In the course of a thread initiated by Christoper Duncan entitled "Sonar users - how do you mix GPO?" it was apparent that not all GPO/SONAR users are aware that a single Kontakt player instance can drive up to 8 audio tracks. I posted the following information in that thread but I thought it would be worthwhile to create a separate thread for this issue.
I realize that some of the information below is covered in the SONAR tutorial, but the tutorial doesn't describe the proper use of the Kontakt players output track feature and gives a somewhat misleading explanation on how to create separate outputs for instruments/sections. It implies that you need to create multiple instances of the player, which you do not.
KONTAKT PLAYER OUTPUT ROUTING
In the Kontakt player itself, you can select a different OUTPUT channel for each instrument slot.
In the instrument configuration window in the Kontakt player--where the name of the selected instrument is displayed--in the lower right-hand corner is a little "pitchfork"-like icon to the right of which are a couple of numbers--"1/2" by default. This is actually a drop-down list of output channels. This is where you set the output channel of the instrument slot.
Suppose, for example, you have two instruments loaded in the player, a flute in slot 1 and a bassoon in slot 2.
On the bassoon slot, select "3/4" from this dropdown list.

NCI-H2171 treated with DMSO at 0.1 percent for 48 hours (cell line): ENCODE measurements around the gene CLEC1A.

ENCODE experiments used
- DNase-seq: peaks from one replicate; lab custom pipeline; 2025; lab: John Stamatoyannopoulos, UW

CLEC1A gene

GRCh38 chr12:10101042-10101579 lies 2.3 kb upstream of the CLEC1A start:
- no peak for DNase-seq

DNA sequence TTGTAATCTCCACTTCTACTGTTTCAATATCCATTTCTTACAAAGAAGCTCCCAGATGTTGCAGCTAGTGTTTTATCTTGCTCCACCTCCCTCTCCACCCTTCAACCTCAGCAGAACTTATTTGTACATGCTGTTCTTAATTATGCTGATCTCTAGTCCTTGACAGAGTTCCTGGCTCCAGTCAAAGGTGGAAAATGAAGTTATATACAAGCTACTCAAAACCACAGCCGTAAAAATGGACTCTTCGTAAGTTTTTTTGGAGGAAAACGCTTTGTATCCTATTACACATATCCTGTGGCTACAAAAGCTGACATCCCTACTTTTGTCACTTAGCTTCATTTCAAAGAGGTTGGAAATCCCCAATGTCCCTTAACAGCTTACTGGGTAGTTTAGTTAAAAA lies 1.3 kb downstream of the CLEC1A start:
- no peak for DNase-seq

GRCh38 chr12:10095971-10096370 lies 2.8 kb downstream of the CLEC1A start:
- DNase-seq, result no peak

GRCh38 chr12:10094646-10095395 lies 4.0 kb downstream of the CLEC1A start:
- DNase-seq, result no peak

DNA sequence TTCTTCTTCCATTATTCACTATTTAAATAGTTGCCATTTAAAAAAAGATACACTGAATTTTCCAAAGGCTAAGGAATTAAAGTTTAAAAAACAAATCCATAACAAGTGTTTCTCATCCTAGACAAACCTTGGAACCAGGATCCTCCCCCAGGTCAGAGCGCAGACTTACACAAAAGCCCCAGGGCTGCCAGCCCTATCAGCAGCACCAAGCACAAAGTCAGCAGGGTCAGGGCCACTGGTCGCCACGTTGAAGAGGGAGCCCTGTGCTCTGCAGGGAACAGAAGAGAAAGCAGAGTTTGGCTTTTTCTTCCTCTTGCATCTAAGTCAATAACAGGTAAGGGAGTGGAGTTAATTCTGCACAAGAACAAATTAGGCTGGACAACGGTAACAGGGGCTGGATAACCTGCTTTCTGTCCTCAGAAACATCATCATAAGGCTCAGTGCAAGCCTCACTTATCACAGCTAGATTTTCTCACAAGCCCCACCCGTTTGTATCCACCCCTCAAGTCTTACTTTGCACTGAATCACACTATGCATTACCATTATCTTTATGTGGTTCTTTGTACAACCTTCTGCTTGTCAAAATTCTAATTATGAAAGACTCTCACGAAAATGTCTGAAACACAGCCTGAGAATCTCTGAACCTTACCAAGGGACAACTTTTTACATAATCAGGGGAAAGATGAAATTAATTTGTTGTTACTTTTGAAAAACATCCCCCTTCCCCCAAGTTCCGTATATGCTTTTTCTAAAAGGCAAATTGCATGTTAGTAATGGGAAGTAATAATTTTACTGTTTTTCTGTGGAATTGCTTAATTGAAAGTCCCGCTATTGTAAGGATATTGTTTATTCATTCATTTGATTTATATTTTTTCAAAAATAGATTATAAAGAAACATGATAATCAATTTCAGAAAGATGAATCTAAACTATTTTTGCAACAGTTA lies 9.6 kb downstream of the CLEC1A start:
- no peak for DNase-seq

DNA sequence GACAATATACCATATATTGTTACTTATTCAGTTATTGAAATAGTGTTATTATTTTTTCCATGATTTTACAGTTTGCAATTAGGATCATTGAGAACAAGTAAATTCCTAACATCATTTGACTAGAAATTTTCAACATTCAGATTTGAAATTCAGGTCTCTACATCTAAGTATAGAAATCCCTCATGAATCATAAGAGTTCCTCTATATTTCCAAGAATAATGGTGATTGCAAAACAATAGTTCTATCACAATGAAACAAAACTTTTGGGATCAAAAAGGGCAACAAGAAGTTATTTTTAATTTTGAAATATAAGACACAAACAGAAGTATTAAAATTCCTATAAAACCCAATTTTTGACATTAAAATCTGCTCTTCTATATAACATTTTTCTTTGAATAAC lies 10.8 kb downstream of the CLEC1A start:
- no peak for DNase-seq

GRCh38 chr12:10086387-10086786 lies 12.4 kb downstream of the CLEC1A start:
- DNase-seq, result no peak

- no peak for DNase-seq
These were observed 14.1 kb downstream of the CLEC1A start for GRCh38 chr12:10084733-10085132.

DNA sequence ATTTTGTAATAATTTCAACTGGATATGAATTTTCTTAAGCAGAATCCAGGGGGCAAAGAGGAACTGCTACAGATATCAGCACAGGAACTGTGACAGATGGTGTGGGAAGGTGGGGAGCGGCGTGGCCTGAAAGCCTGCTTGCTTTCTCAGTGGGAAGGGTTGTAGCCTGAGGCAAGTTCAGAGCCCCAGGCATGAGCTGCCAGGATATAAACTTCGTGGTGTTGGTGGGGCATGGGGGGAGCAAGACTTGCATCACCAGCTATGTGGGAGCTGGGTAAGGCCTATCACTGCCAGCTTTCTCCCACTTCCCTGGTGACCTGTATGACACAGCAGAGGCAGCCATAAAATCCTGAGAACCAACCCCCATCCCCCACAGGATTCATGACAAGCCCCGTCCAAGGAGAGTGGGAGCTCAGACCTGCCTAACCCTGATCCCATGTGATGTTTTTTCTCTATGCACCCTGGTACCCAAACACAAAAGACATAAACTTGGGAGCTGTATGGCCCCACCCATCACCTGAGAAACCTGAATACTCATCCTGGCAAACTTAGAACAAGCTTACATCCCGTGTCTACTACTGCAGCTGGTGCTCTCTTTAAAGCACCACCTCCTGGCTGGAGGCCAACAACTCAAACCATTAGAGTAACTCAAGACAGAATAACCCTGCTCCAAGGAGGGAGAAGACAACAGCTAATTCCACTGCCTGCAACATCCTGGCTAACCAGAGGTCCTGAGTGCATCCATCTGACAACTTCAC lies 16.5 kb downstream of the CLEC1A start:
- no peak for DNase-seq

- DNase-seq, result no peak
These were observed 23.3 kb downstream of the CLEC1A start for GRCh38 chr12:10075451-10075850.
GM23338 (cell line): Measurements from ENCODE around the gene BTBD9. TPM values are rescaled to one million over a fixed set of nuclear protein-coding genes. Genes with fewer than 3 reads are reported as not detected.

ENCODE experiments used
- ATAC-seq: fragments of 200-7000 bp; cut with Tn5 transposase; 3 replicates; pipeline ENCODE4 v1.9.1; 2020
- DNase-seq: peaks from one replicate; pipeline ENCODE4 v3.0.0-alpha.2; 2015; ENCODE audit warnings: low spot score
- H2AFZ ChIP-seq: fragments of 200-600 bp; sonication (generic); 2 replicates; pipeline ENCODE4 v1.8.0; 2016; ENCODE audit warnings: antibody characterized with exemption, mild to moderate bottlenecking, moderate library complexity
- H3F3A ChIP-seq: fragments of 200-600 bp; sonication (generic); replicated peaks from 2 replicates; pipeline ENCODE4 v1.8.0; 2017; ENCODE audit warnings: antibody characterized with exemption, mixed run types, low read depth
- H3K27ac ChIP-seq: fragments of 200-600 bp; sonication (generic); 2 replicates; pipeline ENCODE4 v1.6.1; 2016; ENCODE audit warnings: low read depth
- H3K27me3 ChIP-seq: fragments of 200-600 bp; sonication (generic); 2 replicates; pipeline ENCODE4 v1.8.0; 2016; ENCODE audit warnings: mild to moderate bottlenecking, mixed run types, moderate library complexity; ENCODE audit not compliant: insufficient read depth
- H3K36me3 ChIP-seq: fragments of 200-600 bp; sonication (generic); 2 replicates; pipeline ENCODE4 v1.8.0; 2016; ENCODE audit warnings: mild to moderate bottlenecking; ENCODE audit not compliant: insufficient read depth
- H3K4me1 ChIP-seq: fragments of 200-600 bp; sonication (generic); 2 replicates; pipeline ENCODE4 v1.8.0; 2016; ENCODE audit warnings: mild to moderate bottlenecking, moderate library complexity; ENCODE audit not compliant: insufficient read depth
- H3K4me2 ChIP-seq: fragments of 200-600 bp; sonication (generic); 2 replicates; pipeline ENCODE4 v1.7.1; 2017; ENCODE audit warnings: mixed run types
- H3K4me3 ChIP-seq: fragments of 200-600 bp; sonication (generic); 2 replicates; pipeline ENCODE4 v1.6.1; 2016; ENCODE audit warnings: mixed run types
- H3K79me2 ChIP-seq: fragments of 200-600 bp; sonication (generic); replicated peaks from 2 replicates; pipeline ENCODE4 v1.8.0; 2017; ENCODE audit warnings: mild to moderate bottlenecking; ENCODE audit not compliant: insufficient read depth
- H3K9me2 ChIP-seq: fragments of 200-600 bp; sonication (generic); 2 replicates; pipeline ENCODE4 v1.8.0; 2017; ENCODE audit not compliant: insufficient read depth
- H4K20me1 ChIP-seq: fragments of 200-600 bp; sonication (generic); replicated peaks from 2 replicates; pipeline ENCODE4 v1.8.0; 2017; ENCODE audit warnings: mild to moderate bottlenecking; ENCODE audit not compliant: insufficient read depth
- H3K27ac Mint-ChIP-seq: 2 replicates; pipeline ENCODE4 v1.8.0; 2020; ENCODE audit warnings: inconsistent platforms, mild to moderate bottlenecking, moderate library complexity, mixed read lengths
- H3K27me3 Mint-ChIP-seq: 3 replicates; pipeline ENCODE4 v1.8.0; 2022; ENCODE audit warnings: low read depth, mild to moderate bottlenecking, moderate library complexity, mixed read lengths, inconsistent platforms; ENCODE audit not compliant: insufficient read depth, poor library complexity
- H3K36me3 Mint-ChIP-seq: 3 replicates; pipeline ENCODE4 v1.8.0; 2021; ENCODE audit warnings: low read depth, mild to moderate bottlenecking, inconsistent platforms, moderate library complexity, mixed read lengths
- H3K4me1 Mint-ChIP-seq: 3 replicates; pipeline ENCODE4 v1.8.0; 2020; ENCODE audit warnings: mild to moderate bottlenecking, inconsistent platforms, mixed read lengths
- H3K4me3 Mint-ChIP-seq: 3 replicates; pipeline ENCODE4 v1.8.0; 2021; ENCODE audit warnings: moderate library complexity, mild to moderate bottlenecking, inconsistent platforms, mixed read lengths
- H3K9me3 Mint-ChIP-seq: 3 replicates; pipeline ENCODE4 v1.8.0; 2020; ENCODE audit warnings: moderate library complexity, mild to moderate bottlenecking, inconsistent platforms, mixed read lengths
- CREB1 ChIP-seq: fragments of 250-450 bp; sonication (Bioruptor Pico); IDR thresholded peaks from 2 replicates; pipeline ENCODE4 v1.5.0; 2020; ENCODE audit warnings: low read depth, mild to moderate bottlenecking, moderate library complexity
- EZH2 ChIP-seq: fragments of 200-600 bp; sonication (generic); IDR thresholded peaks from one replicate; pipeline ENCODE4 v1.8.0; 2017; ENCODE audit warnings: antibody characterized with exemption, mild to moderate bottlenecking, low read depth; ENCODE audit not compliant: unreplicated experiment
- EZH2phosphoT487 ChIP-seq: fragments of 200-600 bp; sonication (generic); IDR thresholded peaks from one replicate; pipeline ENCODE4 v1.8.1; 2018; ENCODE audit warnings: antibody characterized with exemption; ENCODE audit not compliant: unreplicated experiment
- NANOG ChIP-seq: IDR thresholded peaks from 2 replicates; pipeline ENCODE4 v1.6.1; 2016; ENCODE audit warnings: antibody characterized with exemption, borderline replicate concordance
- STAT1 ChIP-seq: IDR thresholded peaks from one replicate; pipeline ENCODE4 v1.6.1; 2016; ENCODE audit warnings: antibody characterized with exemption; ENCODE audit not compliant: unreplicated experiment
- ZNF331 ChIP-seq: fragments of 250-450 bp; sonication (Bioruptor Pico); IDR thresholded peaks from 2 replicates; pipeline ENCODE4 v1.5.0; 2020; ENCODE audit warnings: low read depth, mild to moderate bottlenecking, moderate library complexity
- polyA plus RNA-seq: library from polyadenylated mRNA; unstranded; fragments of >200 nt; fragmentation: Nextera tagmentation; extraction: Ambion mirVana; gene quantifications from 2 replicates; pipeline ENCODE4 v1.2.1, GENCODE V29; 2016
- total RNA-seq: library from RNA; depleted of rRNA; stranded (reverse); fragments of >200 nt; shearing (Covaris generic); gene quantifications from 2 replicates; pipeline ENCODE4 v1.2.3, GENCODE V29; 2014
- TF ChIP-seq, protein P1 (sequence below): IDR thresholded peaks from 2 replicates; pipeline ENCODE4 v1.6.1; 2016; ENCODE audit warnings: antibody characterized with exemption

Normally, when you add a GPO player instance to the synth rack in SONAR, SONAR automatically creates 1 default audio track for the synth, which is monitoring tracks "1/2".
Clone this audio track. Then use the drop-down list on the cloned audio track's dropdown input selector to choose which player output it should receive from. This is presented on a cascading menu, so first select the player, then select the output from the sub-menu. Choose "3/4" on this cloned track.
Now you have two audio tracks "listening" to the single Kontakt player, but one is listening to the player's "1/2" outputs--the flute--and one is listening to its "3/4"--the bassoon.
Each of these audio tracks can have its own effects, volumes, etc.
Since I normally create submix busses--Reverb (wet only) and Master (to which the Reverb bus is routed), all of the synth audio tracks above are routed both to the "Master" and to the "Reverb" submix busses, not directly to the soundcard.
The Master bus is a single point of control for overall mix volume, which is the only bus that is routed to the soundcard.
I'm sure comparable functionality exists in CUBASE, Nuendo, Logic and other sequencers.